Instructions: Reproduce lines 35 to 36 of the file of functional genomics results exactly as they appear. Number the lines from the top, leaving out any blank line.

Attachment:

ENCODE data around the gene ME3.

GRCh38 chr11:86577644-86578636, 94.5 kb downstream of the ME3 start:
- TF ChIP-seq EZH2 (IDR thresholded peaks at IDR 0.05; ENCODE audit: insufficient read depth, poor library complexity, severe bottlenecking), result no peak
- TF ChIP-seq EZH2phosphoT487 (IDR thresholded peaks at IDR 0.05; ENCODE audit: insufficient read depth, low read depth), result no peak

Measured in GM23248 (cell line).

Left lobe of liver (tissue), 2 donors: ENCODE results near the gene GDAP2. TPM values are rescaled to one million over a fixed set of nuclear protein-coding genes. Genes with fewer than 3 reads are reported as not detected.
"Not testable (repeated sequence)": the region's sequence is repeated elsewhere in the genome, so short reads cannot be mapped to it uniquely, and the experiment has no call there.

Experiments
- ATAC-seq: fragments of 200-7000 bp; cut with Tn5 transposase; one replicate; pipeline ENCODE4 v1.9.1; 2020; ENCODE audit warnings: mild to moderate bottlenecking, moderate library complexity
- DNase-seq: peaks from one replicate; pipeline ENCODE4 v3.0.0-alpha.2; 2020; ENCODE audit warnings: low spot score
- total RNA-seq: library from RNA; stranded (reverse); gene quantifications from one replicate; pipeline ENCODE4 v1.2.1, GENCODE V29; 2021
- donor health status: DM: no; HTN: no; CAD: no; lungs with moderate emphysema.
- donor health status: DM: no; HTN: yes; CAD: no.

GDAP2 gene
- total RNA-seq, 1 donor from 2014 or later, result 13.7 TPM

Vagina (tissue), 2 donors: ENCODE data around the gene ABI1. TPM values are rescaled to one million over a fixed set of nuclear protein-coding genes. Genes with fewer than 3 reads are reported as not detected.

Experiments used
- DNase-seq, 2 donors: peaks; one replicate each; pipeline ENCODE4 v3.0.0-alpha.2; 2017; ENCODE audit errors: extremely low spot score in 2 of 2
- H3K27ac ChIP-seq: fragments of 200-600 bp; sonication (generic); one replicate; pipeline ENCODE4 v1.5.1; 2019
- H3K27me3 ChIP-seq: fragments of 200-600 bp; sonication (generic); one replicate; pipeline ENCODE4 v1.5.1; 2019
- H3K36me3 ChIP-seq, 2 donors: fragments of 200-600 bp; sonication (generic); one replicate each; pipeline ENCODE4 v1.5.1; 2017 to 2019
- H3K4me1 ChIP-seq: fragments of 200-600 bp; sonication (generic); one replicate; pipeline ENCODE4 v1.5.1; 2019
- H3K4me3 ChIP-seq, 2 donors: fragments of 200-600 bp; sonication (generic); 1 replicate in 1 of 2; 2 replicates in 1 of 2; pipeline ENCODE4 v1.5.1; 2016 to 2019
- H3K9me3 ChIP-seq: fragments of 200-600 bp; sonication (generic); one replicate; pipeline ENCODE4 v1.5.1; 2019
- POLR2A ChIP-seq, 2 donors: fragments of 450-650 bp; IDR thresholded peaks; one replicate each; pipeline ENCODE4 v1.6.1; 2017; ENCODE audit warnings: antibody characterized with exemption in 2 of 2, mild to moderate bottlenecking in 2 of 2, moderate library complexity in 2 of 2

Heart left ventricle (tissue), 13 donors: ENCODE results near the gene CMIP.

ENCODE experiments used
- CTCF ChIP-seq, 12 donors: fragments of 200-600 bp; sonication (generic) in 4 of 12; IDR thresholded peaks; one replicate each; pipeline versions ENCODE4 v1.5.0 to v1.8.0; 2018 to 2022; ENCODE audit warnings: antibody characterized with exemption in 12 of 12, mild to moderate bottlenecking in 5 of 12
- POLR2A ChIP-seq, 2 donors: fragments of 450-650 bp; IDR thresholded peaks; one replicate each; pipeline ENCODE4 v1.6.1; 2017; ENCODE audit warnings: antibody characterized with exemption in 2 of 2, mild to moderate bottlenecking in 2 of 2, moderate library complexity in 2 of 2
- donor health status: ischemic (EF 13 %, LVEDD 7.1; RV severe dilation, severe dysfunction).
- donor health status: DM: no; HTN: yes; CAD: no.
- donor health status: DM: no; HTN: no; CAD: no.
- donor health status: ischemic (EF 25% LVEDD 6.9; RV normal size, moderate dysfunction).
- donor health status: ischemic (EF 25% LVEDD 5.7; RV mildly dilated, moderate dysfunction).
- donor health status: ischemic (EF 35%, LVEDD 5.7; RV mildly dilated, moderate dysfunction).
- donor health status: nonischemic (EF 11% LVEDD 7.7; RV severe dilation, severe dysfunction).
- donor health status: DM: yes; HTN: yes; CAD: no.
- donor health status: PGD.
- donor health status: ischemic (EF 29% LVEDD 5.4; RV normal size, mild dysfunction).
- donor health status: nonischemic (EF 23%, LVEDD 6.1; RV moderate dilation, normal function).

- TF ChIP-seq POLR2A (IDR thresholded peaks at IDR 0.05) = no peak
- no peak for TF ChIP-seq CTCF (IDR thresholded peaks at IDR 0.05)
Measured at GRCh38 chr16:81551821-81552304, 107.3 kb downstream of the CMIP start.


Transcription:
- donor health status: ischemic (EF 35%, LVEDD 5.7; RV mildly dilated, moderate dysfunction).
- donor health status: nonischemic (EF 11% LVEDD 7.7; RV severe dilation, severe dysfunction).